SARAH JACKSON, CEO, Working Families
Q: Working Families promotes combining family and working life. How did you feel when Lord Mandelson proposed suspending extending the right to request flexible working to employees with children up to the age of 16?
A: It was profoundly depressing. The notion that employee rights and flexibility are acceptable only in good times continues to cast flexible working as a soft issue. It was particularly depressing given the Government's own calculations concluded flexible working was a benefit, not a cost to industry. It failed to have the courage of its own convictions. When the announcement was made, the business lobbies - the CBI and the Chambers of Commerce - all jumped around in glee.
Q: Government did a U-turn, and the extension will go ahead as planned next month, but do you think the issue been muddied?
A: Yes. The problem is business now thinks it 'has' to do it. Because it feel it's being told by the Government, it thinks it's bad for them - flexibility has become a 'five-a-day' for businesses that don't like their greens. We feel flexibility needs to go far beyond compliance and become something that's as vital to plan in a business as, say, budgets.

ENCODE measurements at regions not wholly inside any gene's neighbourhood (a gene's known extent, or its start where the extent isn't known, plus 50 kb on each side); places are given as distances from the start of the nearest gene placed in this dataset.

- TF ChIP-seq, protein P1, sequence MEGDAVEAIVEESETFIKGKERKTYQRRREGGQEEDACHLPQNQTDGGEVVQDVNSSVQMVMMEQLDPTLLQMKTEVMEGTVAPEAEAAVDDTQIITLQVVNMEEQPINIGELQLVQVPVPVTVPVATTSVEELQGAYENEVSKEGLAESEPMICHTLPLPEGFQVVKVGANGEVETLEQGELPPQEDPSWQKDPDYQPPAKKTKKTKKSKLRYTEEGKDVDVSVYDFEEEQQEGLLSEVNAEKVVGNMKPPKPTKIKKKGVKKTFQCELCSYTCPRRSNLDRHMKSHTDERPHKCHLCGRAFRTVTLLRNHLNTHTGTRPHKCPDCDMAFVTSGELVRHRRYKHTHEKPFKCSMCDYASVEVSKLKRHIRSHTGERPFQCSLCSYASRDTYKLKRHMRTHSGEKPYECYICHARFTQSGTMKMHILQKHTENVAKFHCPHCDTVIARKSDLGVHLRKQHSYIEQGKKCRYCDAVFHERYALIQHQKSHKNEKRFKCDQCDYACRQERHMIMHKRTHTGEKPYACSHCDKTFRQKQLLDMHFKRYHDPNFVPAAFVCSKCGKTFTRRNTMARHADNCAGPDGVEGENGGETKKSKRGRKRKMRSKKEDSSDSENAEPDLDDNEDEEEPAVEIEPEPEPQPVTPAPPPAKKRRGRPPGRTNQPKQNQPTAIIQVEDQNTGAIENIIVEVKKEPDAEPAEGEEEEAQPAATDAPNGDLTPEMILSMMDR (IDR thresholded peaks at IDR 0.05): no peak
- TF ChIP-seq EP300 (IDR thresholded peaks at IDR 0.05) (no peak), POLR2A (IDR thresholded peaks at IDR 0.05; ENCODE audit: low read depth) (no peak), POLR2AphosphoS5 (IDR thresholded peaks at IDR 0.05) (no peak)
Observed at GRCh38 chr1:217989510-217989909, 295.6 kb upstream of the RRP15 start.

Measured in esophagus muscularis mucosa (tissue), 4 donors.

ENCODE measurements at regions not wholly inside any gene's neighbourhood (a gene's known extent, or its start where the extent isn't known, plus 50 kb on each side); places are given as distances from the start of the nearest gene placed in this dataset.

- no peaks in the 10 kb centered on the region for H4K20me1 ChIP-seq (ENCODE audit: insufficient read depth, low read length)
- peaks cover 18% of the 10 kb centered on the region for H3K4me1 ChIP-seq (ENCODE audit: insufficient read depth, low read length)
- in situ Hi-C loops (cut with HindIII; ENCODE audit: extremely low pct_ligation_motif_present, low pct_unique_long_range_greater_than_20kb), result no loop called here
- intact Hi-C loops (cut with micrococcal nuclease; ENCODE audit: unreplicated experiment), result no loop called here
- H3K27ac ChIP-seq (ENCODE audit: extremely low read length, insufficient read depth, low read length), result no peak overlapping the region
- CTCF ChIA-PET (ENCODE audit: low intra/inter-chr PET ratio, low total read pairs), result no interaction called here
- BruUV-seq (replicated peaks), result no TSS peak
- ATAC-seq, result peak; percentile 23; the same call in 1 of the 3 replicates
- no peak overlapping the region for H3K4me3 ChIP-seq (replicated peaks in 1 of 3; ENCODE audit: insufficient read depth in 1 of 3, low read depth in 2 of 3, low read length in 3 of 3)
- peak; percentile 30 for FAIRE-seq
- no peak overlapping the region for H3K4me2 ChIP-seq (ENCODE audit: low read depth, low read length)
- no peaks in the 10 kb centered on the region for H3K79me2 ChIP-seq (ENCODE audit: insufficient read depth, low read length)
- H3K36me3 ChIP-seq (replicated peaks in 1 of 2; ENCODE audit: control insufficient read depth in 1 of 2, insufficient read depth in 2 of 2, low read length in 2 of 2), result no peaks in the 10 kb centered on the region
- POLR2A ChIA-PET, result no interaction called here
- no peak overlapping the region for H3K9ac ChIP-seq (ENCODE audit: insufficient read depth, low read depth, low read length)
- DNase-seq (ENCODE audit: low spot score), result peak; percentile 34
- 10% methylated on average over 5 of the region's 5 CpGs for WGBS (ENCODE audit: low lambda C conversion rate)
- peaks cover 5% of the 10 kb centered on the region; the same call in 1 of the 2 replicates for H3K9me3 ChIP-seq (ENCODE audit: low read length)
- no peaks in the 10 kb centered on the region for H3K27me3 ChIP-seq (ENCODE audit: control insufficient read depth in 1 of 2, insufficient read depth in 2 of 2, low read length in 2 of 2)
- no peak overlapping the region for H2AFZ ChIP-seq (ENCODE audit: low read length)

Q: Do you have sympathy with businesses who feel flexibility in the current climate will just be too difficult?
A: Not really. I accept change is hard, but I honestly think business is turning its back on something that would make its life easier. My problem is that it is actually still too easy for them to say no to flexible working. Employers have a responsibility to listen when they get reasonable requests. It's employers without clear HR support who panic and believe they automatically have to say yes to a flexible working request.
Q: Where do you think the answer lies in making flexible working something we don't have to debate any more?
A: It's certainly not with the tribunals system. Here legislation is at its weakest. A tribunal can't test the reason a company says no to a request, only that it has gone through all the right procedures in making that decision. We'd much prefer a 'no' to be used as an opportunity for better employee relations if it's been done properly, and there genuinely isn't a reason to say yes' Groups like the CBI are happy with flexible working per se, but they don't want legislation. My greatest sorrow about all this is that flexible working has the potential to be the most simple, lightest touch piece of legislation there is. It's a shame the CBI feels the need to fight it.
Q: When will a universal right to request flexible working happen - surely your next big project?
A: The real barrier is that flexible working still has a 'women's' label attached to it. More women request it, and more work flexibly as a result, so you get into a position where an employer will think that if they hire a woman, she will want to ask for flexible working. The problem is, that until we change the working culture, families will suffer. We argue that both families and business can have a win-win situation."